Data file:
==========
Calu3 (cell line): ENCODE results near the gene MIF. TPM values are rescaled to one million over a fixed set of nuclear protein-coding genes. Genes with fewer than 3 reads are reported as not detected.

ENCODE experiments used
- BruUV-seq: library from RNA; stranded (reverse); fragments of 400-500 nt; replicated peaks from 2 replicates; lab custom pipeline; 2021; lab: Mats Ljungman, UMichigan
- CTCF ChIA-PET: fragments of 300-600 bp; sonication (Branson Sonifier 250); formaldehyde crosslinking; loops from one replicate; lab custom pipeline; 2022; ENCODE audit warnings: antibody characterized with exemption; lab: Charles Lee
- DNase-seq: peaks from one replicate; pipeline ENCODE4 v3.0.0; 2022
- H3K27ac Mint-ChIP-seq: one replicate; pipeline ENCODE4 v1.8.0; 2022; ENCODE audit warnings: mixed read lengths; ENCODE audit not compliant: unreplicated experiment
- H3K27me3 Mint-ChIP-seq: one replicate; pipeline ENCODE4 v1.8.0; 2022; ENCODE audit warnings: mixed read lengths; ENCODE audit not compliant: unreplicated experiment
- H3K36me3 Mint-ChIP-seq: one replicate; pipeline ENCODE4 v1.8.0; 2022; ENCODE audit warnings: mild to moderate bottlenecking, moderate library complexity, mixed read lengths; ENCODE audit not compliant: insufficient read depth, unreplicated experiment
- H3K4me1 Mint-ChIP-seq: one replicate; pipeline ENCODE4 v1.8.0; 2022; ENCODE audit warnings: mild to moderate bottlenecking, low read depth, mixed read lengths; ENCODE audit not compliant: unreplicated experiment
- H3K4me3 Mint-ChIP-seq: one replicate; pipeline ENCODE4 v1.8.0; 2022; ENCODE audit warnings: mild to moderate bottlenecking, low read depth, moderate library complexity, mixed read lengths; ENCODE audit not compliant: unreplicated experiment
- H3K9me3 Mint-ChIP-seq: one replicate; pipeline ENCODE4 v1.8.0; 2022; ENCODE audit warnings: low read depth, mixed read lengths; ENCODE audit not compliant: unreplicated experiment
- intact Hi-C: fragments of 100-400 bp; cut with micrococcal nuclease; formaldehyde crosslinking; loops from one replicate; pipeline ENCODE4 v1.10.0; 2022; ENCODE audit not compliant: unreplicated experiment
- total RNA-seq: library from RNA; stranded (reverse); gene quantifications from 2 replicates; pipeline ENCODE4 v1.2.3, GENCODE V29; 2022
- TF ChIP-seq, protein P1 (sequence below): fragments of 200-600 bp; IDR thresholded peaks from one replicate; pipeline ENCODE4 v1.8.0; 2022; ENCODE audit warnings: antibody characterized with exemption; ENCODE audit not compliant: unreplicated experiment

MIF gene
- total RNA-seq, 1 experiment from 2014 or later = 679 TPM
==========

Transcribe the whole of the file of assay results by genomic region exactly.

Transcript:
Calu3 (cell line): ENCODE results near the gene MIF. TPM values are rescaled to one million over a fixed set of nuclear protein-coding genes. Genes with fewer than 3 reads are reported as not detected.

ENCODE experiments used
- BruUV-seq: library from RNA; stranded (reverse); fragments of 400-500 nt; replicated peaks from 2 replicates; lab custom pipeline; 2021; lab: Mats Ljungman, UMichigan
- CTCF ChIA-PET: fragments of 300-600 bp; sonication (Branson Sonifier 250); formaldehyde crosslinking; loops from one replicate; lab custom pipeline; 2022; ENCODE audit warnings: antibody characterized with exemption; lab: Charles Lee
- DNase-seq: peaks from one replicate; pipeline ENCODE4 v3.0.0; 2022
- H3K27ac Mint-ChIP-seq: one replicate; pipeline ENCODE4 v1.8.0; 2022; ENCODE audit warnings: mixed read lengths; ENCODE audit not compliant: unreplicated experiment
- H3K27me3 Mint-ChIP-seq: one replicate; pipeline ENCODE4 v1.8.0; 2022; ENCODE audit warnings: mixed read lengths; ENCODE audit not compliant: unreplicated experiment
- H3K36me3 Mint-ChIP-seq: one replicate; pipeline ENCODE4 v1.8.0; 2022; ENCODE audit warnings: mild to moderate bottlenecking, moderate library complexity, mixed read lengths; ENCODE audit not compliant: insufficient read depth, unreplicated experiment
- H3K4me1 Mint-ChIP-seq: one replicate; pipeline ENCODE4 v1.8.0; 2022; ENCODE audit warnings: mild to moderate bottlenecking, low read depth, mixed read lengths; ENCODE audit not compliant: unreplicated experiment
- H3K4me3 Mint-ChIP-seq: one replicate; pipeline ENCODE4 v1.8.0; 2022; ENCODE audit warnings: mild to moderate bottlenecking, low read depth, moderate library complexity, mixed read lengths; ENCODE audit not compliant: unreplicated experiment
- H3K9me3 Mint-ChIP-seq: one replicate; pipeline ENCODE4 v1.8.0; 2022; ENCODE audit warnings: low read depth, mixed read lengths; ENCODE audit not compliant: unreplicated experiment
- intact Hi-C: fragments of 100-400 bp; cut with micrococcal nuclease; formaldehyde crosslinking; loops from one replicate; pipeline ENCODE4 v1.10.0; 2022; ENCODE audit not compliant: unreplicated experiment
- total RNA-seq: library from RNA; stranded (reverse); gene quantifications from 2 replicates; pipeline ENCODE4 v1.2.3, GENCODE V29; 2022
- TF ChIP-seq, protein P1 (sequence below): fragments of 200-600 bp; IDR thresholded peaks from one replicate; pipeline ENCODE4 v1.8.0; 2022; ENCODE audit warnings: antibody characterized with exemption; ENCODE audit not compliant: unreplicated experiment

MIF gene
- total RNA-seq, 1 experiment from 2014 or later = 679 TPM